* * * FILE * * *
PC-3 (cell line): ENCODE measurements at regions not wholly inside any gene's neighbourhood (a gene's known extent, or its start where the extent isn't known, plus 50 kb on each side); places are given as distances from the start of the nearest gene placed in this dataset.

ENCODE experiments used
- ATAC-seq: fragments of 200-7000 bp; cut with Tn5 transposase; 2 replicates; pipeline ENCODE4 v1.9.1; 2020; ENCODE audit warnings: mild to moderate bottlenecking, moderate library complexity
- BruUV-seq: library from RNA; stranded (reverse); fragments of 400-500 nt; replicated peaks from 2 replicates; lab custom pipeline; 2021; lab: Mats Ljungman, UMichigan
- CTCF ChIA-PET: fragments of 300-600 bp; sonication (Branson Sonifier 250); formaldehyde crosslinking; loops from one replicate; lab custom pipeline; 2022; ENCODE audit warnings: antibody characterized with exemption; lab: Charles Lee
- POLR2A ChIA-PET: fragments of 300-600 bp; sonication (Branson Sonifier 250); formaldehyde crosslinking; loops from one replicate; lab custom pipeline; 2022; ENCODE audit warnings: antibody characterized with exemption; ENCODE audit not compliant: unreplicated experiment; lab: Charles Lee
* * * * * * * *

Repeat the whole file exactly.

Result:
PC-3 (cell line): ENCODE measurements at regions not wholly inside any gene's neighbourhood (a gene's known extent, or its start where the extent isn't known, plus 50 kb on each side); places are given as distances from the start of the nearest gene placed in this dataset.

ENCODE experiments used
- ATAC-seq: fragments of 200-7000 bp; cut with Tn5 transposase; 2 replicates; pipeline ENCODE4 v1.9.1; 2020; ENCODE audit warnings: mild to moderate bottlenecking, moderate library complexity
- BruUV-seq: library from RNA; stranded (reverse); fragments of 400-500 nt; replicated peaks from 2 replicates; lab custom pipeline; 2021; lab: Mats Ljungman, UMichigan
- CTCF ChIA-PET: fragments of 300-600 bp; sonication (Branson Sonifier 250); formaldehyde crosslinking; loops from one replicate; lab custom pipeline; 2022; ENCODE audit warnings: antibody characterized with exemption; lab: Charles Lee
- POLR2A ChIA-PET: fragments of 300-600 bp; sonication (Branson Sonifier 250); formaldehyde crosslinking; loops from one replicate; lab custom pipeline; 2022; ENCODE audit warnings: antibody characterized with exemption; ENCODE audit not compliant: unreplicated experiment; lab: Charles Lee